South Dakota Moves A Step Closer to Nonpartisan Elections

Created: 29 March, 2016
Updated: 16 October, 2022
2 min read

South Dakotans for Nonpartisan Elections announced this week that it is launching a statewide campaign to educate voters about nonpartisan primaries in the hopes that Amendment V, an initiative to implement nonpartisan open primary elections, will pass in November 2016.

Amendment V, if passed, would implement nonpartisan primary elections for state races, similar to the nonpartisan primary systems in California, Nebraska, and Washington state.

“People in this country are increasingly suspicious of each other, and the partisan system is completely dividing the country," Amendment V's campaign co-chair Drey Samuelson stated in a previous interview for IVN. "One of the best solutions to this problem is an open primary system. This would encourage cooperation rather than division.”

It is not new that many Americans are fed up with the current political landscape and its encompassing government gridlock. This is the reason why so many American voters, now 45%, have chosen to identify as independent.

As the disillusionment with government continues to grow, many states, like South Dakota and Arizona, are looking toward institutional solutions to make government more effective. For South Dakota, this solution might be Amendment V:

"Adoption of a single, non­partisan primary election system has proven its ability to insulate states from the partisanship and dysfunction that has gripped most of the country...In the partisan arena of South Dakota, all the independence and creativity that are consistent hallmarks of the non­partisan system have disappeared, to the detriment of the State," the group writes.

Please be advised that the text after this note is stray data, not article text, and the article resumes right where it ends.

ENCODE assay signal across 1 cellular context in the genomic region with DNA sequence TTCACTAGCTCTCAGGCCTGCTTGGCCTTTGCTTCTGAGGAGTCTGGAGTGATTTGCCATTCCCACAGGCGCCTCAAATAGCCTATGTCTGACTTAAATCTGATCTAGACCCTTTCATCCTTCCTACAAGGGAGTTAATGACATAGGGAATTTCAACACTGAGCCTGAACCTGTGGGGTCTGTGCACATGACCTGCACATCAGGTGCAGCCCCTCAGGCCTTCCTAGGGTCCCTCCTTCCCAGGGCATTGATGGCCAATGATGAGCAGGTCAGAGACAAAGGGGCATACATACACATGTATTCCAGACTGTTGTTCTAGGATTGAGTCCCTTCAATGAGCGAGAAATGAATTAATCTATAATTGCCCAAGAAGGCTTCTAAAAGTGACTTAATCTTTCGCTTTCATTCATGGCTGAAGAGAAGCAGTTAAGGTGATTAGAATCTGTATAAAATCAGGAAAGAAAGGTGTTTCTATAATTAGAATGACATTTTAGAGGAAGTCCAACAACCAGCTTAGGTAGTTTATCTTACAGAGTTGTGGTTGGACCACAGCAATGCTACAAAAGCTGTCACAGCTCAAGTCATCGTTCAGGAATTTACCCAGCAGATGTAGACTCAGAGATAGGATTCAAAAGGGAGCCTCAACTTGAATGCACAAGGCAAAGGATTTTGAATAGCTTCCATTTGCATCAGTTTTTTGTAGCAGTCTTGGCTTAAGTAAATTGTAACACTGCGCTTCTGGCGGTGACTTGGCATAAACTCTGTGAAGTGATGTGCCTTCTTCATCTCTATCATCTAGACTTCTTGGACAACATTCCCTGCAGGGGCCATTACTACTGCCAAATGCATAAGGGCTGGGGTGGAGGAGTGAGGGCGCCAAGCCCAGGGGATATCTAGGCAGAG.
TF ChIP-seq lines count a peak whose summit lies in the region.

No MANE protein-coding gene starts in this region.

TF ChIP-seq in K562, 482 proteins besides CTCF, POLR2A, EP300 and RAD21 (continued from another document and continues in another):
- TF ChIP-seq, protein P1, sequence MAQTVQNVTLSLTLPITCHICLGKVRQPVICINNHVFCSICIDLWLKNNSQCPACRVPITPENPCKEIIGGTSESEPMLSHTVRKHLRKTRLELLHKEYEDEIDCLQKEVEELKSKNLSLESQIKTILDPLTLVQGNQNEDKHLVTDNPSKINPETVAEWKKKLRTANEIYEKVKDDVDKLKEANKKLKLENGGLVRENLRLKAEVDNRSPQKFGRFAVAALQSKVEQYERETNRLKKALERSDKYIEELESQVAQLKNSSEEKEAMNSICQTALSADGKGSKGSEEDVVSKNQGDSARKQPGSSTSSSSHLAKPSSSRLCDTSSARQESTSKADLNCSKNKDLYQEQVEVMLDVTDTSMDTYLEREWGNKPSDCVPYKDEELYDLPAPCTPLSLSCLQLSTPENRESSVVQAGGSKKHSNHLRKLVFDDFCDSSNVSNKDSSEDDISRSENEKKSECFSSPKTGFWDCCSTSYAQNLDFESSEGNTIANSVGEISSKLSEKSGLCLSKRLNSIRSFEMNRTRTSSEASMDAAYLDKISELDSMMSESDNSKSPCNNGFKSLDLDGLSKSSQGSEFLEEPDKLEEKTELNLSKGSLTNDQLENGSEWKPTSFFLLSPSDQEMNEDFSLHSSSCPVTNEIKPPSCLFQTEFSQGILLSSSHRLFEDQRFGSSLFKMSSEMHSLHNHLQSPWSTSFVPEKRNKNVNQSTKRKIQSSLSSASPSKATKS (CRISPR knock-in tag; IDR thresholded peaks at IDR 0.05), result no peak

Over 100,000 voters in South Dakota are registered as independent and are therefore locked out of participating in the primary process. That means that nearly 1 in 5 voters in South Dakota are not allowed to exercise their right to vote unless they register as a Republican or choose to vote in the Democratic Party's primary (the Democratic Party in South Dakota opened their primary to independent voters in 2010).

This is one reason why over 40,000 South Dakotans signed the initiative to place Amendment V on the November ballot. South Dakota could likely be the next state to implement nonpartisan open primaries and it certainly isn't alone in pushing for a solution to the partisan problem.

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